I wanted to write a follow-up to my previous post about the importance of specificity in action scenes. Namely, four things:
1. You do not have to be super to be a hero
Many writers make the mistake of thinking that action sequences are about showcasing a hero's strengths ... but for my money, the drama is found in exposing their weaknesses. A while back, a good friend of mine wrote a NY Magazine piece on this very subject entitled Are Martial Arts Ruining Action? The article traces the origins of the martial arts explosion in Hollywood action movies and laments how every actor now goes through months of training in order to make the wire-Fu look authentic in their cop movie. Why is this bad? Because no matter how well executed and thoughtful the fights may be, no character in a cop movie has any business doing backflips.[1. The Rush Hour franchise, of course, gets a pass on this particular gripe.]
2. Superhuman action is low-stakes action
So what about stories where the superpowers are already built into the plot? Shouldn’t the X-Men be able to do backflips? Perhaps, but it’s still important to make the super-punches mean something. If characters can take an unlimited (or even undefined) amount of damage, it’s hard for audiences to care about the outcome. Screenwriter and friend Matt Bird has a great piece about this subject over at his blog, The Cockeyed Caravan. Check it out!
3. Above all, action should make sense
Last week, movie critic Jim Emerson launched a great series examining how action sequences can go wrong simply by ignoring the 101 of filmmaking. His first example? The Dark Knight Returns. Emerson goes shot-by-shot through an epic car chase, revealing how careless editing can lead to a needlessly disorienting experience. This reinforces my longstanding belief that James Cameron is the greatest living director of chases for the simple fact that he makes sure that at all times the audience knows the following three things:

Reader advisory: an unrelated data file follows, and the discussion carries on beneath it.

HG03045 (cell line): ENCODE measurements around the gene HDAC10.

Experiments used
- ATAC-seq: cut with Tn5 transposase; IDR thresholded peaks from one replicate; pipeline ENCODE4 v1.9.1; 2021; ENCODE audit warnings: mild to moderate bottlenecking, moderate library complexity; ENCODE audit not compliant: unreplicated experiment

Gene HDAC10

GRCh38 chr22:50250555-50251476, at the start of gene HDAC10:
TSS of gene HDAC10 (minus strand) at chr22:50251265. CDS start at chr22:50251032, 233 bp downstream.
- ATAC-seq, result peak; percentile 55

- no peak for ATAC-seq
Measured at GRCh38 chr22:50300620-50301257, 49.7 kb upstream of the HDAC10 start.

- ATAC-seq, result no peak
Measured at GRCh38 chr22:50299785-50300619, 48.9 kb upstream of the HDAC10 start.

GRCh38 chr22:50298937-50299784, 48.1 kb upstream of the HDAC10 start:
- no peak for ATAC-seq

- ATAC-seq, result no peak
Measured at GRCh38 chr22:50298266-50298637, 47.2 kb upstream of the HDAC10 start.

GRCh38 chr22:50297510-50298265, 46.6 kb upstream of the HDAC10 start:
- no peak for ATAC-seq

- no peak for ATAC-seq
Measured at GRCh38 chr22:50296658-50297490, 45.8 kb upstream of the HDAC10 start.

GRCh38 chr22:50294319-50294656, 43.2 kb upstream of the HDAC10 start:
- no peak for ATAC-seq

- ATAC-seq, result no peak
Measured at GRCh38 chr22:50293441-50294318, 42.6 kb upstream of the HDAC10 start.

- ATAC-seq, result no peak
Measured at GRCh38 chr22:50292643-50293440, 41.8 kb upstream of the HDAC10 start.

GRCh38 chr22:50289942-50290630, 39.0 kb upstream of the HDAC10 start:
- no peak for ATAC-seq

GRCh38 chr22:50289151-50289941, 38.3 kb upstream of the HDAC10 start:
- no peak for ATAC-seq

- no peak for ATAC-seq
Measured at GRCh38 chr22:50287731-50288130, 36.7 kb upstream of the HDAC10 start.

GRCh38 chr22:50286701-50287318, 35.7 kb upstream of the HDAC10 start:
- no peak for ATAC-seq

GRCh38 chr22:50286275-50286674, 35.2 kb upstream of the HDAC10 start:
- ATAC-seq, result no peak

1) where the good guys are
2) where the bad guys are
3) where the exits are
Don't believe me? I invite you to watch for yourself.
4. Sometimes no action is the action
While I generally think it's bad for writers to summarize action scenes, there are some stories that deliberately do so because its essential to their overall message. A good example of this is Tolkien. Despite having written an epic trilogy about the battle between good and evil, Tolkien keeps his action scenes infuriatingly short -- usually under a page. Roger Ebert observed as much when he reviewed The Fellowship of the Ring, in which he points out that the central action set piece of the movie (the fight with the Balrog) takes up less than 500 words in the original book. So was Tolkien being lazy with his action writing? I’d say in this case, sidestepping the action was the action -- the author was signaling to readers that the meaningful events of this particular story were found in the journey itself, not the skirmishes.